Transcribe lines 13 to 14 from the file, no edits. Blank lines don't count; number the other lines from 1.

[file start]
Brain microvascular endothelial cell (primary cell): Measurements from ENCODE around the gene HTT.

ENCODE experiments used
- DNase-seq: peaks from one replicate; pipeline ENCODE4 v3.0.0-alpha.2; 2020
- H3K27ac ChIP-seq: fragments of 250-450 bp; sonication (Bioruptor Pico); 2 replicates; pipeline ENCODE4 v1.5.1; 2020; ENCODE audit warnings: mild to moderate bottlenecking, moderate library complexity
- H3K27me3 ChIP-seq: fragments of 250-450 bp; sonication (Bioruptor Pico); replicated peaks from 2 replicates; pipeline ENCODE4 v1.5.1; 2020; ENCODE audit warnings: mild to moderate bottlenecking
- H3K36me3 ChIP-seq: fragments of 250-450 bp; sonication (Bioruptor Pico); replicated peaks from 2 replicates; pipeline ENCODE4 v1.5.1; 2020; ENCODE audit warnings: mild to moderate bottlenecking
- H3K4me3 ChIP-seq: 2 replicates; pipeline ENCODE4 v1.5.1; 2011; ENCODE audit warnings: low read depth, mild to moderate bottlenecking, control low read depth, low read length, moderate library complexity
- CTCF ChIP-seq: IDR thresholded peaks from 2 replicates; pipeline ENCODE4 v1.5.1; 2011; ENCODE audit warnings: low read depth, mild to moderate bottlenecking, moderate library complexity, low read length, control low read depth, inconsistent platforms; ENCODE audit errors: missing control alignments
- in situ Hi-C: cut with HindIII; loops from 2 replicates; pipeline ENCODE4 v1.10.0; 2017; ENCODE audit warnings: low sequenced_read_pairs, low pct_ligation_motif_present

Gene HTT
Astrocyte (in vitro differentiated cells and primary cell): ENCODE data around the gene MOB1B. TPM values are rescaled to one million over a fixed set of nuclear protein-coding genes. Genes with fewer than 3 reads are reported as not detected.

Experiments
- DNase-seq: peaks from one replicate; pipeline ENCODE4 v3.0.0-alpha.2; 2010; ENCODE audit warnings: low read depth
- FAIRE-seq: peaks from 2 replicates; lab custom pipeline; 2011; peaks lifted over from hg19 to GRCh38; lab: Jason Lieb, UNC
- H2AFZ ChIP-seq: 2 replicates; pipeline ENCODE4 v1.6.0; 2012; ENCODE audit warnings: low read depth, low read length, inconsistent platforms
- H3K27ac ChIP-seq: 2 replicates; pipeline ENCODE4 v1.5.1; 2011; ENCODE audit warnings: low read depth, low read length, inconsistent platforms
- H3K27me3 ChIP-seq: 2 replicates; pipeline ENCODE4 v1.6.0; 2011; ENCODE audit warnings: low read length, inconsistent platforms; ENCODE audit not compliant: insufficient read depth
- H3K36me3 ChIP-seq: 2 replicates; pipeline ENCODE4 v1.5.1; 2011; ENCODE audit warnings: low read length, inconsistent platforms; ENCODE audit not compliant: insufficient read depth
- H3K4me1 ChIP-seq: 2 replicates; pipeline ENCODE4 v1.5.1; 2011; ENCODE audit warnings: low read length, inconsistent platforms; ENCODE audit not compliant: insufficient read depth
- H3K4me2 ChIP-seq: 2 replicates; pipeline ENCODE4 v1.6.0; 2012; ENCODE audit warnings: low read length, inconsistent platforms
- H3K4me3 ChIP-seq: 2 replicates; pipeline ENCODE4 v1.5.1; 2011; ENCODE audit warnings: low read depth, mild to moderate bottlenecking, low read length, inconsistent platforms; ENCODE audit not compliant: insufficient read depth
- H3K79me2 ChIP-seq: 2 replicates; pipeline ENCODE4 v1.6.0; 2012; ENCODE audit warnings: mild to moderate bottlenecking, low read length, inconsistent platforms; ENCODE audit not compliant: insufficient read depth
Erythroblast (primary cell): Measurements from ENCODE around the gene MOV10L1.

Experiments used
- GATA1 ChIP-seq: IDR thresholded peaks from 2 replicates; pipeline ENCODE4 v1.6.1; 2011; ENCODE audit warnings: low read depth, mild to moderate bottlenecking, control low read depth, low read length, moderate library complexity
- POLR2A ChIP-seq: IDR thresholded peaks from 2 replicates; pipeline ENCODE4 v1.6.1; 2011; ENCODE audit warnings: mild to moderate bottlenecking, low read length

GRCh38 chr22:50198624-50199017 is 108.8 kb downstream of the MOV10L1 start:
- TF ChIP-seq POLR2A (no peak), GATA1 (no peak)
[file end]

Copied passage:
- DNase-seq: peaks from one replicate; pipeline ENCODE4 v3.0.0-alpha.2; 2010; ENCODE audit warnings: low read depth
- FAIRE-seq: peaks from 2 replicates; lab custom pipeline; 2011; peaks lifted over from hg19 to GRCh38; lab: Jason Lieb, UNC